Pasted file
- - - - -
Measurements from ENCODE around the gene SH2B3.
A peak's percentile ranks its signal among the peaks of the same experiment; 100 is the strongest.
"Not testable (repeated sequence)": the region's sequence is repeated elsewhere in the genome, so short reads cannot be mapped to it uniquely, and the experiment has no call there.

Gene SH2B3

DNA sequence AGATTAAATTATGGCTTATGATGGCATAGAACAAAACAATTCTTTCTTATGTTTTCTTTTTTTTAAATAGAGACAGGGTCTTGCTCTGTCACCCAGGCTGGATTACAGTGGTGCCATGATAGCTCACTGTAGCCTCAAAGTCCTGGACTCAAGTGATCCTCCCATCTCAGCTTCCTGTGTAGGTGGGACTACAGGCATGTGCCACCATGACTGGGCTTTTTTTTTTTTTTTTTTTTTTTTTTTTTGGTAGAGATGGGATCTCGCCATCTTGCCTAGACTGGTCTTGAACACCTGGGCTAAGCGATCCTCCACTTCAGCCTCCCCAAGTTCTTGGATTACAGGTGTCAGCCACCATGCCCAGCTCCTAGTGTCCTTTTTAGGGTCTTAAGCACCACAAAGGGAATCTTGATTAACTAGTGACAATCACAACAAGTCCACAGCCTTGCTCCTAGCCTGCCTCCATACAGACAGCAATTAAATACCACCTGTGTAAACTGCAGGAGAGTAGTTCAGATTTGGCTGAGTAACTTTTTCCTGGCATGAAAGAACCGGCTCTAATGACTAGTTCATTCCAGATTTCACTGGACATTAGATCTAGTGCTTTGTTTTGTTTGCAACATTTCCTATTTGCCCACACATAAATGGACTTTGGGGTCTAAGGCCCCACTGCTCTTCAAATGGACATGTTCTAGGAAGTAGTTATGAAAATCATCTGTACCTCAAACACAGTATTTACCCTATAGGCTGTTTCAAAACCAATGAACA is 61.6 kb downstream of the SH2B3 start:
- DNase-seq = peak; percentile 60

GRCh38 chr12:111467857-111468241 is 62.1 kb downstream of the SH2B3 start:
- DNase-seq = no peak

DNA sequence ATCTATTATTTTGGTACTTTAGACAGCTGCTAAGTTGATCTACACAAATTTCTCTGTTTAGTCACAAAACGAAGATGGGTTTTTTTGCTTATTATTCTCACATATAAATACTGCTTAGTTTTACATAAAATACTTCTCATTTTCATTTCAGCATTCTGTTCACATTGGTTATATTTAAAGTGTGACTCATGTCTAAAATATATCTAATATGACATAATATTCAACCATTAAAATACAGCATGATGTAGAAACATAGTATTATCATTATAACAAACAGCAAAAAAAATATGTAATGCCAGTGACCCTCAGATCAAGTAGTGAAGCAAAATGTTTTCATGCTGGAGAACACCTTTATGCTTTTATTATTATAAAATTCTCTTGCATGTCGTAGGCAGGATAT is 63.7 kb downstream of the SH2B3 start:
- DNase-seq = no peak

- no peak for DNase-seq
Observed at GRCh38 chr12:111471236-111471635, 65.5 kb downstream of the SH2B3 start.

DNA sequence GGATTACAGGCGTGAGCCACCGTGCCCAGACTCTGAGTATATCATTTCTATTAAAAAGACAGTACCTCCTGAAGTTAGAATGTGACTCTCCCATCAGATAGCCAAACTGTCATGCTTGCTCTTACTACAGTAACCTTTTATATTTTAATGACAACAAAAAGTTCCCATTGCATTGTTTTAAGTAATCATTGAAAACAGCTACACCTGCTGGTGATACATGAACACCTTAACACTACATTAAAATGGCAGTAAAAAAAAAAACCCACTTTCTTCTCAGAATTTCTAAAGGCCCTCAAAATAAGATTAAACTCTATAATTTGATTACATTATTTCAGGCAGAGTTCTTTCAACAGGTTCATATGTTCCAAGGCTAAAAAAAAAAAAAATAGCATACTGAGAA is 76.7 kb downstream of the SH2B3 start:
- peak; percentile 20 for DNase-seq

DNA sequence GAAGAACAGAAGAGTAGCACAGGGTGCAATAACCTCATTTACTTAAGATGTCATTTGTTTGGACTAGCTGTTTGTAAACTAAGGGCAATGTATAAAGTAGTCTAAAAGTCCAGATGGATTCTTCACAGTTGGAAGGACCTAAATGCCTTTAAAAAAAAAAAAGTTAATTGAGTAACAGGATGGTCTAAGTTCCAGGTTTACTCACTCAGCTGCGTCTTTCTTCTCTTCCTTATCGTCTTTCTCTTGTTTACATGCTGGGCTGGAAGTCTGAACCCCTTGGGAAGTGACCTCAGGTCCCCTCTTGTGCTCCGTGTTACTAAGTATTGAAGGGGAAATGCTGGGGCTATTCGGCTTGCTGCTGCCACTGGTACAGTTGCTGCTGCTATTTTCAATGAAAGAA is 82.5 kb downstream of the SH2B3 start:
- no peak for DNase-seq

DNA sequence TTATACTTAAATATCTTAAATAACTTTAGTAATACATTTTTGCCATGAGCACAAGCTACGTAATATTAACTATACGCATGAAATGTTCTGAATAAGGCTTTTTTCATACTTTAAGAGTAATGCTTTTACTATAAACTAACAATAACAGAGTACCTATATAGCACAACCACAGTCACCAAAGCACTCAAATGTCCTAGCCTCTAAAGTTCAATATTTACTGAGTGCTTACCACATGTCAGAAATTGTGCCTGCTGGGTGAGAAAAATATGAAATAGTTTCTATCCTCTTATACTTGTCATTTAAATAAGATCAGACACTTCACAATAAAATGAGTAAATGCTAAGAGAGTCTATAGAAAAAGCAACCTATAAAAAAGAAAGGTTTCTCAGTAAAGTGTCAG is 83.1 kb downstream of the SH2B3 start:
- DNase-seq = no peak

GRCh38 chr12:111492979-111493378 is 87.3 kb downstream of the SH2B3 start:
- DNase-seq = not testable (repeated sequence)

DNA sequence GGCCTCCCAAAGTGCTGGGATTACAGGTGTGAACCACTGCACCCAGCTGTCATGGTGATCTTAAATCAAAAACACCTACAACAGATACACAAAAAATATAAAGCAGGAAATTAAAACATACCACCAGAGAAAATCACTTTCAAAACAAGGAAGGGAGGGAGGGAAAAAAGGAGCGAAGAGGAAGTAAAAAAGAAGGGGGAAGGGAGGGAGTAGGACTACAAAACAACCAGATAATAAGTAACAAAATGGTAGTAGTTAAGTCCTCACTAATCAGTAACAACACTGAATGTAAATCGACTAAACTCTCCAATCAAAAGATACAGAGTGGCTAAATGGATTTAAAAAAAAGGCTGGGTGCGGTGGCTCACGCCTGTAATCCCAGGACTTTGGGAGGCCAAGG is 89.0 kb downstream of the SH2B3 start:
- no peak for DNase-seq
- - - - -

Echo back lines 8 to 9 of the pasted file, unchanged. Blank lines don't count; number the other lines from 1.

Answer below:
- DNase-seq = no peak

DNA sequence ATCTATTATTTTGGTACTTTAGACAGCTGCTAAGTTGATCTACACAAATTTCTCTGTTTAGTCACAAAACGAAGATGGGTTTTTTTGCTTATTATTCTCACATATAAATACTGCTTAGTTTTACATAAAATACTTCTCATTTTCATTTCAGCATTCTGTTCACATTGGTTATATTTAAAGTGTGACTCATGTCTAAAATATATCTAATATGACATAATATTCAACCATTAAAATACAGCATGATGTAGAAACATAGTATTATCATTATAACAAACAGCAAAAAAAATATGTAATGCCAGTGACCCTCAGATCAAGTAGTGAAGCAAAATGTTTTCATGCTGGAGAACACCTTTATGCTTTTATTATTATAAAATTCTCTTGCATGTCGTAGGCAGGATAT is 63.7 kb downstream of the SH2B3 start: